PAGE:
Professor Aksel Siva from the University of Istanbul, Turkey, discusses the considerations for starting patients on disease-modifying therapy early in the disease course.
Radiologically isolated syndrome is people who are referred for an MRI study for a MS-unrelated neurological problem such as primary headaches, such as trauma or people who undergo some therapeutic trials for some other neurological disease and who turn out to have MRI lesions very suggestive of multiple sclerosis.
We know that some people, with RIS, are more likely to convert to clinical disease, especially if they are younger mainly male gender and if they have spinal cord lesions and certainly a combination of multiple lesions, gadolinium-enhancing lesions, positive oligoclonal bands but which by themselves are not very predictive but when they all come together they make the individual a high-risk individual to convert to clinical disease. So, whether we should treat these people or not we don’t know the answer. If a young lady comes with a mild attack of optic neuritis, which improves very quickly even without treatment, IV methylprednisolone, or with just a few days of treatment, and has only a few lesions in her MRI, no spinal cord lesions, then probably I would wait. Early treatment should be maybe defined as the initiation of a long-term treatment in a person with MS at the time that he or she is diagnosed with multiple sclerosis and has an ongoing activity which may be shown by MRI and the clinical manifestations of the disease.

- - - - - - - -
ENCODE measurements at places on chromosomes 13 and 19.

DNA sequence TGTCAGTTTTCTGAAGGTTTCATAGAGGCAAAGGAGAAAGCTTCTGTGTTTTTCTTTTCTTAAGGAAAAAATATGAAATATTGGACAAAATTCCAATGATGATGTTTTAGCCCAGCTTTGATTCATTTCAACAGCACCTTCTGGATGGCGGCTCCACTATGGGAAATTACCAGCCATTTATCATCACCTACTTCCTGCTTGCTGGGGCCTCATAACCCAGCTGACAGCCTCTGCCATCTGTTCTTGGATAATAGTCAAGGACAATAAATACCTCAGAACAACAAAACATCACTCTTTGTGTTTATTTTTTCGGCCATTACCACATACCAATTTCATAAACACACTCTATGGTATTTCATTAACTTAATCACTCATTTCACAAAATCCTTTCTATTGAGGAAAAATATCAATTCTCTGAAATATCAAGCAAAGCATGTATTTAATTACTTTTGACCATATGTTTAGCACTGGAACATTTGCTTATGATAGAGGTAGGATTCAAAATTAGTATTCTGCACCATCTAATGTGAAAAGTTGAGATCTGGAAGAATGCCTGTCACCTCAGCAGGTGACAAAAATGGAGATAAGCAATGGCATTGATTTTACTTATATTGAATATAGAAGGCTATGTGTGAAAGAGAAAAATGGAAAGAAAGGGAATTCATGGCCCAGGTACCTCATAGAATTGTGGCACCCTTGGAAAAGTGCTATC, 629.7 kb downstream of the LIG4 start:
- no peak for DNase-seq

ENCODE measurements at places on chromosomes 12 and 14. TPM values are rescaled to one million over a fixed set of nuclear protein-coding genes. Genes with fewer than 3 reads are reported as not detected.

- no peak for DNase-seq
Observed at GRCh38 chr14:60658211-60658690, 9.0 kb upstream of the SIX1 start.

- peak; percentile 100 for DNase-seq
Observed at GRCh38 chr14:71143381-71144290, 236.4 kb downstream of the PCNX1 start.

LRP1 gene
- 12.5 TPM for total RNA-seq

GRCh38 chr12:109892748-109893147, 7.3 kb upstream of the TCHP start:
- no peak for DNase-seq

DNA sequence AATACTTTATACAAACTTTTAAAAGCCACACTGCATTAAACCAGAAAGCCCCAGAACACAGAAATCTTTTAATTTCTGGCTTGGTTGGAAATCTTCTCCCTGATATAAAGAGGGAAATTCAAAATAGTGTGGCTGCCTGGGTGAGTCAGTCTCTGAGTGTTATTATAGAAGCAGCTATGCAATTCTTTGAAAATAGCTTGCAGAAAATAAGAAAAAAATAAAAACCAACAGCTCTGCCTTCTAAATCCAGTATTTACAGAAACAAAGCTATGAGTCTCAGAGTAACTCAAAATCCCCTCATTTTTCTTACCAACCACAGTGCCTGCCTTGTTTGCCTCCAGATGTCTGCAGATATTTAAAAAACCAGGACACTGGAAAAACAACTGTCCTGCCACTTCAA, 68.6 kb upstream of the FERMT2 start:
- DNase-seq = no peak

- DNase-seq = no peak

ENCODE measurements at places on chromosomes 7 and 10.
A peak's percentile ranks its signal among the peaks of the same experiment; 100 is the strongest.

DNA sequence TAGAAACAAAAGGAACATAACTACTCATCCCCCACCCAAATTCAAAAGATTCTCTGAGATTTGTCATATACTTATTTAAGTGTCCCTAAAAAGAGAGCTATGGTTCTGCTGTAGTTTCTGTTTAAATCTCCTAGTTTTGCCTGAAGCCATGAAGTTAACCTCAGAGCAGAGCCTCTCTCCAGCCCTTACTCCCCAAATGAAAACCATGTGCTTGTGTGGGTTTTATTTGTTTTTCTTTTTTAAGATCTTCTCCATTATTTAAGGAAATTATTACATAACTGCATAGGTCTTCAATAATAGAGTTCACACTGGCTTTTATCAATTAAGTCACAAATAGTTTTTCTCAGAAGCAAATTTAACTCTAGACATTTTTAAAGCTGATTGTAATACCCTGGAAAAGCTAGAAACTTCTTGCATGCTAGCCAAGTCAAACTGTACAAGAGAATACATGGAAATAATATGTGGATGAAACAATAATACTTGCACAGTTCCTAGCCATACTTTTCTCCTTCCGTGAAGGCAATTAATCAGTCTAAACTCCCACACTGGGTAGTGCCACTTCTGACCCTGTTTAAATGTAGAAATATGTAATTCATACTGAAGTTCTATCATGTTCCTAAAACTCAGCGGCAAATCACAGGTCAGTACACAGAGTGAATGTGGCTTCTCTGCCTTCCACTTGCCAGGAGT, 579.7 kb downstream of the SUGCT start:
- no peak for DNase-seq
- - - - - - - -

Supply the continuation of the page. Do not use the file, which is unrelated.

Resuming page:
So, we are now talking of the previously known CIS, clinically isolated syndrome, and in that sense we should keep in mind that not all CIS are MS and that even if some of them are MS, some of them won’t convert to the so-called Poser clinically definite MS in the future. There is now the term single attack MS which in fact describes people who present with the first MS attack and who are fulfilling the 2017 McDonald criteria. So if the individual has an MRI with lesions at critical sites such as the spinal cord, posterior fossa, corpus callosum and maybe juxtacortical many lesions gadolinium-enhancing lesions and has a CSF study which shows positive oligoclonal bands and high IgG index and high IgG levels this is evidence that this person has a very active inflammatory disease at that stage and we know that these people are more likely to respond to long-term treatments. So in those people I wouldn’t think twice and I would go on with one of the available treatments and it always should be, I guess, a shared decision together with the family and in, like in my country, we also involve the family not only the patient because they are very close with each other.